As we said yesterday, the reinsurance and ILS market has shifted its attachment points higher up the risk tower in recent years, which suggests that primary insurers would retain a larger proportion of even a strong Category 1 hurricane landfall in Florida, than they would just a few years back.

But, as we also said in yesterday’s report on Idalia, “Should hurricane Idalia strengthen further over the warm Gulf of Mexico waters then the chances of a larger reinsurance market loss, with greater ramifications for the ILS and perhaps catastrophe bond market, increase in line with the more intense impacts and more significant property damage that would be expected.”

If hurricane Idalia makes major status then wind damage could be much more significant than the Category 1 storm that was forecast yesterday.

Hurricane Idalia storm surge forecastAt the same time, the storm surge forecast suggests widespread coastal flooding impacts for Florida, with peak surge amounts of between 7 feet and 11 feet now forecast.

Given the Gulf of Mexico shelf shallows in towards the shore in the Panhandle region of Florida, a major hurricane could push significant surge inland here, with ramifications for increased property damage and greater economic and insurance market losses.

NOAA warns, “Idalia is now forecast to become a major hurricane before it reaches the Gulf coast of Florida. The risk continues to increase for life-threatening storm surge and dangerous hurricane-force winds along portions of the west coast of Florida and the Florida Panhandle beginning as early as late Tuesday.”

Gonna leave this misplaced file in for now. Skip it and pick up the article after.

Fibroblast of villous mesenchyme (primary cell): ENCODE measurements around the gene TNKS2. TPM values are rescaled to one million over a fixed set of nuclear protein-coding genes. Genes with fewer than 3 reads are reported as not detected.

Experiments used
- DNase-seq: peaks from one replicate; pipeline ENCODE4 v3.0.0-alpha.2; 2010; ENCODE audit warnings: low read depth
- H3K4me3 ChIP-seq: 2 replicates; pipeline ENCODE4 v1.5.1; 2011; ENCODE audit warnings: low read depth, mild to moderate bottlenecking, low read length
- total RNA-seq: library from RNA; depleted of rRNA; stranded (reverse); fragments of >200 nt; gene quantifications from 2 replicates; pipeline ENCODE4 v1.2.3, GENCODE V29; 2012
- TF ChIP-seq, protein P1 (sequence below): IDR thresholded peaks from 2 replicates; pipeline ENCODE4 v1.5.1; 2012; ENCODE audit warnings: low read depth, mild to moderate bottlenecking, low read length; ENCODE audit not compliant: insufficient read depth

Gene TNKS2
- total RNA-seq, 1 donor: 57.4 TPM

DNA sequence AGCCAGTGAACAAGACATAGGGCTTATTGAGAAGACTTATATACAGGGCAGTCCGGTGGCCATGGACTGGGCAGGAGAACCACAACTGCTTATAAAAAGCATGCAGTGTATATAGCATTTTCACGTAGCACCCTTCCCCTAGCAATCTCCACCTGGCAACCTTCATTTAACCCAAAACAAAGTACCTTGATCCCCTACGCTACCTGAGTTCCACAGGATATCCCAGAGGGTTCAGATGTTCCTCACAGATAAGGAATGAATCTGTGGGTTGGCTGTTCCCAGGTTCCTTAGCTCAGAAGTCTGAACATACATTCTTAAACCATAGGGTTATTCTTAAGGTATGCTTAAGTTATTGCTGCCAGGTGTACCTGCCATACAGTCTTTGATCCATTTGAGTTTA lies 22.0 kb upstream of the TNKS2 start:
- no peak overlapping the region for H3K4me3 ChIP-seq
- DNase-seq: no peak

The eventual landfall location of hurricane Idalia is another key factor in determining the impact and losses for insurance, reinsurance and ILS interests.

There are parts of the Florida Panhandle and Big Ben that have much lower insured value concentration, while at the same time, Tampa Bay now in the NHC’s forecast cone for hurricane Idalia where the opposite would be true.

As a result, no matter how strong hurricane Idalia becomes, the direction of travel is the critical factor in determining whether this is a really significant loss for the insurance, reinsurance and perhaps ILS markets, or a more manageable one.

There is, of course, also a chance hurricane Idalia can’t intensify quite as much as some models suggest, if its brush with Cuba hinders intensification or if dry air manages to slow development. But, as each hour passes and updates come through, the chances of this are increasingly being seen as lessening, with most now suggesting that major hurricane Idalia will approach Florida as at least a Category 3 storm by early Wednesday.

Track storm or hurricane Idalia and the entire 2023 Atlantic tropical storm and hurricane season on our dedicated page and we’ll update you as new information emerges.